The Tasmanian Devil
The coffee is slightly too sweet, the windows hang heavy with legs of cured meat, the central streets are choked with sunburnt tourists, and I have to watch out for pickpockets on my way to work. Barcelona’s cobblestones bring back a childish imagining of European cities: there is a richness to every step, like my days are soaked in olive oil and bravas sauce (and the scents of public urination). The museums and art galleries are inspirational, and I leave an exhibition curated to star Ramon Llull adoring the man’s thought patterns as he adored the stellar constellations.
When someone asks me what I miss the most about Tasmania, they are surprised when I say the vegetables and the dairy, and the air.
Why is it that we will protect human-made artefacts, but not those created by the natural world? We can lock up in museums the early tools, the paintings of the masters, but cannot reach consensus on the preservation of ancient natural sites. These false dichotomies between human and natural, male and female, black and white, us and them, are the ones that have destroyed people and place for as long as anyone can recall. In the same dining room where a mother plating-up dinner tells her daughter to sit like a lady, a female redback spider dissolves her willing mate with spurts of gastric juices.
Humankind’s punishment for failing to see itself as an element of the natural world will be capital and self-administered. If nature must be gendered feminine, then the oceans are Mother Nature’s womb, and Tasmania’s rainforests of the Tarkine – takayna – are her mossy-green cunt, cool and invigorating and rotten with life. To sell sites of ecological importance as “virgin” or “untouched” undermines their significance as places which have sustained cycles of birth and death for thousands of years, and which generations of First People have managed to touch without fisting.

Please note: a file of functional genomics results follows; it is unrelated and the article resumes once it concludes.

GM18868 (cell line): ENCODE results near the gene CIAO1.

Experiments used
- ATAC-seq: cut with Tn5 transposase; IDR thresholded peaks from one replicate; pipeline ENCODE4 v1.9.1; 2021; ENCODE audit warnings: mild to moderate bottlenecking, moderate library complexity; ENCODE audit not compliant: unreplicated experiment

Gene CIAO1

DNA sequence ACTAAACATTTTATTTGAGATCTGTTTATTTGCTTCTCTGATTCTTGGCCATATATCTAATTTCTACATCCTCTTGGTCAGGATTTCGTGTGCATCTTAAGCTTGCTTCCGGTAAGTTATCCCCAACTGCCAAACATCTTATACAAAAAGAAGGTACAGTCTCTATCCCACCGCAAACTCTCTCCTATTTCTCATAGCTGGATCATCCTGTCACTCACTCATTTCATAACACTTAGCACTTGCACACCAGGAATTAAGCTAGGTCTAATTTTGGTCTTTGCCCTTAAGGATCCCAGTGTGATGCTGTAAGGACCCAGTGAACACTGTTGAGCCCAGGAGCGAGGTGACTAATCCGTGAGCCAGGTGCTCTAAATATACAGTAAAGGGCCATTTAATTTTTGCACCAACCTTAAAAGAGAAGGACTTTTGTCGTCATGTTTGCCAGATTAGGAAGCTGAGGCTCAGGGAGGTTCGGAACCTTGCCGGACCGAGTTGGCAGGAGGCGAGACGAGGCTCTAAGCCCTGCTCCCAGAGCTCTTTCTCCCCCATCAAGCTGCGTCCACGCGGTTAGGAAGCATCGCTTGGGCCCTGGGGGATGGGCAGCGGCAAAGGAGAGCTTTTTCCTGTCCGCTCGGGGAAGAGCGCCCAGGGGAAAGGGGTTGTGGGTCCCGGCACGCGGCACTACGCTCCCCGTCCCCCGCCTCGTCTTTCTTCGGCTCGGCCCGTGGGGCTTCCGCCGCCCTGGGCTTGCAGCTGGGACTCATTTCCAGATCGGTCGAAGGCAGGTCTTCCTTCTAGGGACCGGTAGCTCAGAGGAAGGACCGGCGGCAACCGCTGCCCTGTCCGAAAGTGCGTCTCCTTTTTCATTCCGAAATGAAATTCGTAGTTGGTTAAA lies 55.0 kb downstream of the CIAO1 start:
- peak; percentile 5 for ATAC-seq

Braddon, the Tasmanian electorate encompassing King Island, Burnie, Devonport and Latrobe, and stretching down the west coast to the Davey River, is home to the area that was conceptualised as the Tarkine coast by the Green movement. The name is derived from the Aboriginal name for this place of spiritual and cultural significance – takayna. The Tarkine is home to 56 endangered species, including the Tasmanian Devil, the Giant Freshwater Crayfish, the Tasmanian Wedge-Tailed Eagle and the Blue-Winged Parrot. These species inhabit some of the world’s last tracts of Gondwanan temperate rainforest, moss-covered giants sitting beside a brutal coastline, cave systems and rivers running underneath.
The major primary industries in Braddon are forestry, fishing, aquaculture, kelp harvesting, dairying, beef cattle production, and vegetable, poppy and pyrethrum growing. Vegetable processing, cheese manufacture, sawmilling and woodchipping complement these activities. Mining and tourism are major industries. The median weekly household income is $864, 5.3 per cent of the population has a Bachelor’s degree, and 80.3 per cent have not completed Year 12. It is an electorate where the majority vote Liberal, and where the Greens attract only a tiny percentage more of the vote than the Recreational Hunters and Fishers Party. The gentrified, tourism-campaign narrative of Gondwanan beauty, fresh produce and clean air has several sub-plots, including low adult literacy rates, poverty and unemployment rates higher than the national average, and generations of locals watching unsustainable industry (namely mining and forestry) recede from towns such as Burnie, Zeehan and Queenstown, taking jobs with it.